Posted by Tommy Moch on 11/28/2017

Plantar fasciotomy is often considered after conservative treatment has failed to resolve the issue after six months and is viewed as a last resort. Minimally invasive and endoscopic approaches to plantar fasciotomy exist but require a specialist who is familiar with certain equipment. The availability of these surgical techniques is currently limited. A 2012 study found 76% of patients who underwent endoscopic plantar fasciotomy had complete relief of their symptoms and had few complications (level IV evidence). Heel spur removal during plantar fasciotomy has not been found to improve the surgical outcome.

Plantar heel pain may occur for multiple reasons and release of the lateral plantar nerve branch may be performed alongside the plantar fasciotomy in select cases. Possible complications of plantar fasciotomy include nerve injury, instability of the medial longitudinal arch of the foot, fracture of the calcaneus, prolonged recovery time, infection, rupture of the plantar fascia, and failure to improve the pain. Coblation surgery has recently been proposed as alternative surgical approaches for the treatment of recalcitrant Plantar Fasciitis.

Botulinum Toxin A injections as well as similar techniques such as platelet-rich plasma injections and prolotherapy remain controversial.

Dry needling is also being researched for treatment of Plantar Fasciitis. A systematic review of available research found limited evidence of effectiveness for this technique. The studies were reported to be inadequate in quality and too diverse in methodology to enable reaching a firm conclusion.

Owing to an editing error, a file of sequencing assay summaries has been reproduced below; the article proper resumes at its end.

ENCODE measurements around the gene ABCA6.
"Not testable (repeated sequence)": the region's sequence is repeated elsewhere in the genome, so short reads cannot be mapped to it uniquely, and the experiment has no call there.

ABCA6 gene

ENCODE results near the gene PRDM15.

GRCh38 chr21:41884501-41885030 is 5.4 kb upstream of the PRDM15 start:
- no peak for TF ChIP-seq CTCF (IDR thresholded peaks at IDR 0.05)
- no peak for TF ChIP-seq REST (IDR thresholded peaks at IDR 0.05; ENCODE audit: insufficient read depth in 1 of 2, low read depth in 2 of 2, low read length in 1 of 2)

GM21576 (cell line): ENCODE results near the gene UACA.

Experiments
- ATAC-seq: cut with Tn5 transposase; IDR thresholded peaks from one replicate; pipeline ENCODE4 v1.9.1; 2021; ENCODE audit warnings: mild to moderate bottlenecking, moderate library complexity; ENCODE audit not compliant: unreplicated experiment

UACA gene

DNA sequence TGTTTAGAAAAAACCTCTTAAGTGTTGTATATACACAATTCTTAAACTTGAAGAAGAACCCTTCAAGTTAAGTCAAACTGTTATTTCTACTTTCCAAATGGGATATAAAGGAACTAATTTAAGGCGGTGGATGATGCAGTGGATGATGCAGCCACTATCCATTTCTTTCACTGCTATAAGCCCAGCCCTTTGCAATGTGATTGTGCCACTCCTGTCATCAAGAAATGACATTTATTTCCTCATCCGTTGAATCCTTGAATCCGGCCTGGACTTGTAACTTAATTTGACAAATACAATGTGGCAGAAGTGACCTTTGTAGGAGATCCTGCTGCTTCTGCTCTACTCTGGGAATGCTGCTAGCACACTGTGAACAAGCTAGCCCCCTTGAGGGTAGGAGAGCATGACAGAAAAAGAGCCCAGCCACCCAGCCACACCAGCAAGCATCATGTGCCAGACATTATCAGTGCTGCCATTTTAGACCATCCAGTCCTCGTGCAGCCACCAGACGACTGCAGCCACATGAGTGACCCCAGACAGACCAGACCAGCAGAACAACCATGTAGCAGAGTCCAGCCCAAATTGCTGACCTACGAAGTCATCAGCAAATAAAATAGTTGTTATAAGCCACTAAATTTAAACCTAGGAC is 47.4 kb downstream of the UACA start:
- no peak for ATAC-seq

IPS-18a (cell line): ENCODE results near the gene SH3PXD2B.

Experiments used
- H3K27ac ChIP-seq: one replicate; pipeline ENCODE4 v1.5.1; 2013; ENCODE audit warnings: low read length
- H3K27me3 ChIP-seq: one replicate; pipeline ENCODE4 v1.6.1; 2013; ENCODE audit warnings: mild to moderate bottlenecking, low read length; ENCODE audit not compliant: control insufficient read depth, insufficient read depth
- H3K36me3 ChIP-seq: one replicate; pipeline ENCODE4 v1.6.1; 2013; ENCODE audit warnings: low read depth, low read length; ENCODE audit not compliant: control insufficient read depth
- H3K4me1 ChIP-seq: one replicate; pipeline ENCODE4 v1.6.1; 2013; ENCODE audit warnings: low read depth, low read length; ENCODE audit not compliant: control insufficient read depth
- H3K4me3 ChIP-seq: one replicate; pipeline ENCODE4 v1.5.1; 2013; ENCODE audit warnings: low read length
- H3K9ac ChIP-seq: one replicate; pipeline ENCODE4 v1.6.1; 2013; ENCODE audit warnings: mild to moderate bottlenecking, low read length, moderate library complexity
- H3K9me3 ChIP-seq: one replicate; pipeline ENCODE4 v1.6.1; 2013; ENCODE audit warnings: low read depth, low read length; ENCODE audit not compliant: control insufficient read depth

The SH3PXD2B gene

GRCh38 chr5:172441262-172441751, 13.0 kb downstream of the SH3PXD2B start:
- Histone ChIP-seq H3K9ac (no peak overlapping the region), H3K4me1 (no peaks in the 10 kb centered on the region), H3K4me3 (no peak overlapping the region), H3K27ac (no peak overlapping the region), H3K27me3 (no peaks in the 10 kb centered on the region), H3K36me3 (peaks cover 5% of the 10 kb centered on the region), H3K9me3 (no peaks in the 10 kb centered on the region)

Family doctors, in particular, are not prepared to treat Plantar Fasciitis or any other musculoskeletal condition
Podiatrists (foot doctors) especially in North America, where podiatrists are mainly focused on surgical procedures often provide poor quality advice about chronic repetitive strain injuries like Plantar Fasciitis, Iliotibial Syndrome, or Shin Splints. In all fairness, a limited few take a special interest in these conditions, but most do not, and the occasional tough case of Plantar Fasciitis is not on their radar - understandable but unfortunate. 
Physical Therapist can be the overall best bet for overall Plantar Fasciitis in conjunction with treatments which provide support, stabilization, and elongation of the Plantar Fascia Ligament care but often lack the skill, experience, and ability to treat tough cases

Improperly sized insoles and orthotics may contribute to other ailments such as back or perhaps hip pain
Loosely fitting compression socks, compression sleeves or improperly applied wrapping and taping may as well be counterproductive

Warmest regards,